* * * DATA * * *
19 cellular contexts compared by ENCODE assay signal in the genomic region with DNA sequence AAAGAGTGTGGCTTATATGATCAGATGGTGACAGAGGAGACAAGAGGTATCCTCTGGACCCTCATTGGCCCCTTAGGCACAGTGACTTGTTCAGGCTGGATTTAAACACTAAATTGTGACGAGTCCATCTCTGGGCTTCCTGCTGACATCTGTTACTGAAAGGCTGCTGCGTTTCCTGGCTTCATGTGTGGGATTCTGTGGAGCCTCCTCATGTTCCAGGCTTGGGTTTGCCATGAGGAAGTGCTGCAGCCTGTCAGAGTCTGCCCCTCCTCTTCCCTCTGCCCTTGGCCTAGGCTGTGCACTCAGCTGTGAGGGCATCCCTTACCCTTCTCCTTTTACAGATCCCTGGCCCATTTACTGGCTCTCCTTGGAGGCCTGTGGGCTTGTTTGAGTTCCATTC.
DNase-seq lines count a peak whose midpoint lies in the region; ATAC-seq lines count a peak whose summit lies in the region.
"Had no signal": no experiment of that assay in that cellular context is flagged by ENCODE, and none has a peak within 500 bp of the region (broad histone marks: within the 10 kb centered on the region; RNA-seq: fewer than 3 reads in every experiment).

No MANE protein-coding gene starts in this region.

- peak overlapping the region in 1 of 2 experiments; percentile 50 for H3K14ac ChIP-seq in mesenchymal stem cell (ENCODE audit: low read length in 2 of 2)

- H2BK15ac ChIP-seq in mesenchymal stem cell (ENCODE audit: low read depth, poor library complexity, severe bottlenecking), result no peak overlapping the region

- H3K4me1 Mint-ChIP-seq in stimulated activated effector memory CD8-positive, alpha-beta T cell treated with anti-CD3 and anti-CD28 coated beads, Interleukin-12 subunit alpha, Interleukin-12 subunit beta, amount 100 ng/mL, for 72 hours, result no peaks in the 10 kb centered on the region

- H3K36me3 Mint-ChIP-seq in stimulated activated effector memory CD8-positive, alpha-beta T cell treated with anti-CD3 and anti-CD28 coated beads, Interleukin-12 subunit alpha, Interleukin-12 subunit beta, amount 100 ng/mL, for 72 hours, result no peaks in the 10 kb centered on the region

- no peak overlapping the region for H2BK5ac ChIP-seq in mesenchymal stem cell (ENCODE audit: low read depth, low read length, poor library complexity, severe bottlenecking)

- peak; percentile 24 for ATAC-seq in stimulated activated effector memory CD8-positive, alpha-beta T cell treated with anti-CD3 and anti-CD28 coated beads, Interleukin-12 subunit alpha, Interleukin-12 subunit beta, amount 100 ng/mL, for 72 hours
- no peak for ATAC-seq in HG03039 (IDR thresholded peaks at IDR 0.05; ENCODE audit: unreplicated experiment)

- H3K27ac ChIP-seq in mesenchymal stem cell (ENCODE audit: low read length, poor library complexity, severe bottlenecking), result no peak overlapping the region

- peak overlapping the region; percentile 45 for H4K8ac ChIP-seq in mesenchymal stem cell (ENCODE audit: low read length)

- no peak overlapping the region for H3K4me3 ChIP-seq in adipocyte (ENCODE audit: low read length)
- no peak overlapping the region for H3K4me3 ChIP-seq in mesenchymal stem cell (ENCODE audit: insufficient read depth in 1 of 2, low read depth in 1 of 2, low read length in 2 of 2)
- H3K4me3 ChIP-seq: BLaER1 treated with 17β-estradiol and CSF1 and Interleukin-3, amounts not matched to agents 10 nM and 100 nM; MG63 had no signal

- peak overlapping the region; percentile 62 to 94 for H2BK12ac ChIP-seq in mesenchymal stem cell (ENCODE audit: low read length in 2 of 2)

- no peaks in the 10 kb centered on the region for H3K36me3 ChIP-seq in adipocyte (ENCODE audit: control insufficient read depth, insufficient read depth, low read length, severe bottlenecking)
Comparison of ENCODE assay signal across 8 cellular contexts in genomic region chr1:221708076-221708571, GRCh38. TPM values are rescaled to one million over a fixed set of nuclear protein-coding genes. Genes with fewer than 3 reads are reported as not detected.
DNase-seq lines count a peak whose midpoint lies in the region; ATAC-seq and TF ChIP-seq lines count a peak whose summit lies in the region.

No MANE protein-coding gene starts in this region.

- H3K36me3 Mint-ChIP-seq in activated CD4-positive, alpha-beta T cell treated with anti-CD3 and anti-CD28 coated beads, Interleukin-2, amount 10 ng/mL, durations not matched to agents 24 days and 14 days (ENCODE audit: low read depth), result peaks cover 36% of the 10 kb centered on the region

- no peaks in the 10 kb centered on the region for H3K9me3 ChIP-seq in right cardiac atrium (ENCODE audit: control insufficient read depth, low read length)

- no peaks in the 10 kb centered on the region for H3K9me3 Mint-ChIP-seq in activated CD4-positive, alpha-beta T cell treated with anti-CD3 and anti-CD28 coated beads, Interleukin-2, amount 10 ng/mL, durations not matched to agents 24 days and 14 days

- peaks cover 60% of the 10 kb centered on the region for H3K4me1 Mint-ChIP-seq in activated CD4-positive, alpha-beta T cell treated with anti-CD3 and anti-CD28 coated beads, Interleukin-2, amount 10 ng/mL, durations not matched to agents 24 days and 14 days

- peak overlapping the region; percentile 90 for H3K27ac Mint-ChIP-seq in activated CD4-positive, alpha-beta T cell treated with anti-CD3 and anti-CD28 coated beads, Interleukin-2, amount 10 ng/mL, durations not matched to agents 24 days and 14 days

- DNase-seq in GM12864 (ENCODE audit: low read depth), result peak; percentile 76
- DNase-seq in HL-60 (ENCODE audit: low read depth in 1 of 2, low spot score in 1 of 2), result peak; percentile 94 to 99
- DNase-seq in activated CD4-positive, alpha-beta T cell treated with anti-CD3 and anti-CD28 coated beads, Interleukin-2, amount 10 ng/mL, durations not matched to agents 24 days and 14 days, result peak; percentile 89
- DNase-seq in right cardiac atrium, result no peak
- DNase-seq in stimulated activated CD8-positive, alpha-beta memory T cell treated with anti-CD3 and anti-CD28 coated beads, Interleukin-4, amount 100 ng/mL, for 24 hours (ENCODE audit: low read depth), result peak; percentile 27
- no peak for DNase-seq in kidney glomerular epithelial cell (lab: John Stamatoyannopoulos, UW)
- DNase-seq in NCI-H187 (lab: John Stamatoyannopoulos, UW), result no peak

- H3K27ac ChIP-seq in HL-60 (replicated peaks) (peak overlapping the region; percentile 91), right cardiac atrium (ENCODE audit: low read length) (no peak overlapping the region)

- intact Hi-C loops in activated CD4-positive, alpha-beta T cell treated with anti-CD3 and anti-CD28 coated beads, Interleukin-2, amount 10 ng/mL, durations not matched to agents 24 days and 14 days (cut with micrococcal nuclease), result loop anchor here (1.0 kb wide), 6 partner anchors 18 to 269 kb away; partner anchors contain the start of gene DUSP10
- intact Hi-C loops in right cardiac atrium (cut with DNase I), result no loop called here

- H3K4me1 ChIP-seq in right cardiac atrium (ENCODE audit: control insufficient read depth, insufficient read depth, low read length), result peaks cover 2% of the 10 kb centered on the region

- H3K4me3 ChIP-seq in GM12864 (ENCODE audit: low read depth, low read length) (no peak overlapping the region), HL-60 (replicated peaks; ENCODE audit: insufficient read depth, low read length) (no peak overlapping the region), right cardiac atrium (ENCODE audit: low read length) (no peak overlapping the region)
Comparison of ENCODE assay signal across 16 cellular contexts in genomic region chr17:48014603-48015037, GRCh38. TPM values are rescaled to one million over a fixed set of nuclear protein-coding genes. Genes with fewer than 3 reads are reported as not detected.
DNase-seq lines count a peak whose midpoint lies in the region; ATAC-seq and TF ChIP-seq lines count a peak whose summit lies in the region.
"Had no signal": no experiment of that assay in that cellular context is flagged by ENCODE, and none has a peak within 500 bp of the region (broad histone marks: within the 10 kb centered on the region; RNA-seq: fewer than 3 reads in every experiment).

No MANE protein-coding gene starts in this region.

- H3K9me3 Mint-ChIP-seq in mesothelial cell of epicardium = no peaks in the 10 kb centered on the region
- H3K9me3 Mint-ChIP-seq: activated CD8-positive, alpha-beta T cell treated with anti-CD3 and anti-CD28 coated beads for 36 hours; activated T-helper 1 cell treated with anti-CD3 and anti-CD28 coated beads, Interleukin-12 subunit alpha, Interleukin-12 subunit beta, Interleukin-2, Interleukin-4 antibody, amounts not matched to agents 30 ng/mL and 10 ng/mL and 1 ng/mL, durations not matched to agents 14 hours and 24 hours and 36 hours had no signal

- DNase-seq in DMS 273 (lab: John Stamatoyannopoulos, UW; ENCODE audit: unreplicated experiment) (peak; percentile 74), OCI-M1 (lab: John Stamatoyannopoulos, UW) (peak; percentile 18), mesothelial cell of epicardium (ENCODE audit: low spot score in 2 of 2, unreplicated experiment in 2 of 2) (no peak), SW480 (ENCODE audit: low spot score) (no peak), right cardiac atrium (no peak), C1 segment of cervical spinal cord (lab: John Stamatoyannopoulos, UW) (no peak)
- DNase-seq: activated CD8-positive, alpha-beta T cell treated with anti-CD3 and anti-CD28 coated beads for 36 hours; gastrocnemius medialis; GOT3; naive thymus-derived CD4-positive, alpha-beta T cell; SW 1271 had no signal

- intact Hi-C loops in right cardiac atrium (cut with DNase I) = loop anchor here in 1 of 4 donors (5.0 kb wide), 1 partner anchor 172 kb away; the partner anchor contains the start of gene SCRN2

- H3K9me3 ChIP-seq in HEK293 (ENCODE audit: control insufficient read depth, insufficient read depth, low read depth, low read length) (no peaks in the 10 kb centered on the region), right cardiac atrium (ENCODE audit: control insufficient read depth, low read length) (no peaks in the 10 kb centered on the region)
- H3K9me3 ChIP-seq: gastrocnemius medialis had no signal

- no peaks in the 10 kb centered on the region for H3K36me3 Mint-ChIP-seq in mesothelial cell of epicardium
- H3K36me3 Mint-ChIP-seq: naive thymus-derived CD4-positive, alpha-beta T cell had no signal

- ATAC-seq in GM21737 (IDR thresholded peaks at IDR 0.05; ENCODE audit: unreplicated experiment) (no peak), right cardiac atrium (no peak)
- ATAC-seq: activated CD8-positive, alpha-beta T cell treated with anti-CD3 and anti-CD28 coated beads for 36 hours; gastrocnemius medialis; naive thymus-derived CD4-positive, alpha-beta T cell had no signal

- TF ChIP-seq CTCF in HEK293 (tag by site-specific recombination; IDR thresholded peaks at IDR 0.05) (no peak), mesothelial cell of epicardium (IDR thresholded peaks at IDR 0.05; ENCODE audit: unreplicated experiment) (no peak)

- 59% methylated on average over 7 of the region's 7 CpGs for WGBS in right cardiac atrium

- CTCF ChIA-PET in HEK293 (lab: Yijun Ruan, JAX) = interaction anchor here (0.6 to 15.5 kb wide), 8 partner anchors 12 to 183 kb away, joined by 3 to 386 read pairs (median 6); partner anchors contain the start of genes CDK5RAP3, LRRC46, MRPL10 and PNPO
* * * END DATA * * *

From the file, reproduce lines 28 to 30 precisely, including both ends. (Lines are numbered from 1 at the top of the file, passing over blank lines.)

- DNase-seq in HL-60 (ENCODE audit: low read depth in 1 of 2, low spot score in 1 of 2), result peak; percentile 94 to 99
- DNase-seq in activated CD4-positive, alpha-beta T cell treated with anti-CD3 and anti-CD28 coated beads, Interleukin-2, amount 10 ng/mL, durations not matched to agents 24 days and 14 days, result peak; percentile 89
- DNase-seq in right cardiac atrium, result no peak